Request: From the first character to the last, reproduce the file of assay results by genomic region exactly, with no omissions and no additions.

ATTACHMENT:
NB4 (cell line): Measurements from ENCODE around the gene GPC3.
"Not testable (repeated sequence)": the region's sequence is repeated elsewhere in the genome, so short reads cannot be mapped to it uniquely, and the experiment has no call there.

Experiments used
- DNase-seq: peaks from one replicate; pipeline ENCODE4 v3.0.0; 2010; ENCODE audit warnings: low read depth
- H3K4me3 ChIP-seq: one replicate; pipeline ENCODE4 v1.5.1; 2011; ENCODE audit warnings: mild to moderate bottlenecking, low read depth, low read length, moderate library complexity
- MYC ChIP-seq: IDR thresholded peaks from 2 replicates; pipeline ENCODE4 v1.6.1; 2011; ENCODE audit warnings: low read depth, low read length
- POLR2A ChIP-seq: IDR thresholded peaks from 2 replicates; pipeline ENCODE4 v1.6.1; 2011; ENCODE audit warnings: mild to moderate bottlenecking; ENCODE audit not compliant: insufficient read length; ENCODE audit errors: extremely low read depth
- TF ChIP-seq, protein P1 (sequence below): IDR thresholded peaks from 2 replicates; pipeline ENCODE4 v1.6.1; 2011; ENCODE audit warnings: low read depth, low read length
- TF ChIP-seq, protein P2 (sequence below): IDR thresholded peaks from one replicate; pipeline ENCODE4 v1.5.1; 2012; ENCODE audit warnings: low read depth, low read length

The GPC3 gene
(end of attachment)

NB4 (cell line): Measurements from ENCODE around the gene GPC3.
"Not testable (repeated sequence)": the region's sequence is repeated elsewhere in the genome, so short reads cannot be mapped to it uniquely, and the experiment has no call there.

Experiments used
- DNase-seq: peaks from one replicate; pipeline ENCODE4 v3.0.0; 2010; ENCODE audit warnings: low read depth
- H3K4me3 ChIP-seq: one replicate; pipeline ENCODE4 v1.5.1; 2011; ENCODE audit warnings: mild to moderate bottlenecking, low read depth, low read length, moderate library complexity
- MYC ChIP-seq: IDR thresholded peaks from 2 replicates; pipeline ENCODE4 v1.6.1; 2011; ENCODE audit warnings: low read depth, low read length
- POLR2A ChIP-seq: IDR thresholded peaks from 2 replicates; pipeline ENCODE4 v1.6.1; 2011; ENCODE audit warnings: mild to moderate bottlenecking; ENCODE audit not compliant: insufficient read length; ENCODE audit errors: extremely low read depth
- TF ChIP-seq, protein P1 (sequence below): IDR thresholded peaks from 2 replicates; pipeline ENCODE4 v1.6.1; 2011; ENCODE audit warnings: low read depth, low read length
- TF ChIP-seq, protein P2 (sequence below): IDR thresholded peaks from one replicate; pipeline ENCODE4 v1.5.1; 2012; ENCODE audit warnings: low read depth, low read length

The GPC3 gene